Factors associated with social interactions between deaf children and their hearing peers: A systematic literature review
Batten, G.; Oakes, P. M.; Alexander, T.
P. M. Oakes
Dr Tim Alexander T.Alexander@hull.ac.uk
Research indicates that deaf children can have marked social difficulties compared with their hearing peers. Factors that influence these social interactions need to be reviewed to inform interventions. A systematic search of 5 key databases and 3 specialized journals identified 14 papers that met the inclusion criteria. Methodological quality of the articles was assessed using an adapted checklist. There was a general lack of consensus across studies. The main factors investigated were the deaf child’s communication competency, age, and level of mainstreaming, which overall were positively associated with peer interactions. Some studies also found that females were more likely to have positive social interactions. The majority of studies were cross-sectional. Some studies lacked appropriate control groups and did not recruit an appropriate range of informants. A wide range of factors were associated with social interactions between deaf and hearing children. The role of communication gained the highest consensus across studies. Other factors were involved in more complex interactions.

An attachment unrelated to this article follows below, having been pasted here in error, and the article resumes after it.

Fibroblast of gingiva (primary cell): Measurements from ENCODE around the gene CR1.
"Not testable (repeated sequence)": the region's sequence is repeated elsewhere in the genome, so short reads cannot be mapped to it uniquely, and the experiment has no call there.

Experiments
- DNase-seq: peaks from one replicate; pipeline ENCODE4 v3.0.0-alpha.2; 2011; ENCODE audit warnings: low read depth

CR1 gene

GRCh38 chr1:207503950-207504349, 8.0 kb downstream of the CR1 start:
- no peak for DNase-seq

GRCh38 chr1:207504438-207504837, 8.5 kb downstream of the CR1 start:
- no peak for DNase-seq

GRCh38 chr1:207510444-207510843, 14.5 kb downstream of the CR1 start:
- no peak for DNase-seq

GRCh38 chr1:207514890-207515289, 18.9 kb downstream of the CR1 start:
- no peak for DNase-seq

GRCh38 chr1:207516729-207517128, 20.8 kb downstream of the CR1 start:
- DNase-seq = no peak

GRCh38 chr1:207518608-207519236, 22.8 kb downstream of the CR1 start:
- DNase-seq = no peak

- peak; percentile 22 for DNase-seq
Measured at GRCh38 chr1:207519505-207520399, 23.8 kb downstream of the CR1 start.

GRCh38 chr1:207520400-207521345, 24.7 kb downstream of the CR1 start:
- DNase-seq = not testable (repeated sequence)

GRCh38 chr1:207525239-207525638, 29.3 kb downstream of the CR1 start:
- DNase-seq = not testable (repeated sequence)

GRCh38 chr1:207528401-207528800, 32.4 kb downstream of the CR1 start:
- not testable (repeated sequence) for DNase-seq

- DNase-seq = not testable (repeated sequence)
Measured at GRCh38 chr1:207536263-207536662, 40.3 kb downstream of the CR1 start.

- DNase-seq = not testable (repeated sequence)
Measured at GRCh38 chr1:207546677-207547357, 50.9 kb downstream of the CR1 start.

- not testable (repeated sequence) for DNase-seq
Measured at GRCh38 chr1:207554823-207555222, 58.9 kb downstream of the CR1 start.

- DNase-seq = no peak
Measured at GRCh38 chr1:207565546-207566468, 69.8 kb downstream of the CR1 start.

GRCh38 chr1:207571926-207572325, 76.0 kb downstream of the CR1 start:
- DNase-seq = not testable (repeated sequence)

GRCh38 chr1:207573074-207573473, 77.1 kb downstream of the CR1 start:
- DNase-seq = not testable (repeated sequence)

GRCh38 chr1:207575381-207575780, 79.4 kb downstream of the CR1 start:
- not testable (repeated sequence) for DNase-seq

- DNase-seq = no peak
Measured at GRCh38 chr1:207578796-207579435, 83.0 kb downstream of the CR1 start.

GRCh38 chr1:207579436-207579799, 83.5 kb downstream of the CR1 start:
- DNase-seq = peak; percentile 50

|Journal Article Type||Article|
|Publication Date||Jul 1, 2014|
|Journal||Journal of Deaf Studies and Deaf Education|
|Publisher||Oxford University Press (OUP)|
|Peer Reviewed||Peer Reviewed|
|APA6 Citation||Batten, G., Oakes, P. M., & Alexander, T. (2014). Factors associated with social interactions between deaf children and their hearing peers: A systematic literature review. Journal of Deaf Studies and Deaf Education, 19(3), 285-302. https://doi.org/10.1093/deafed/ent052|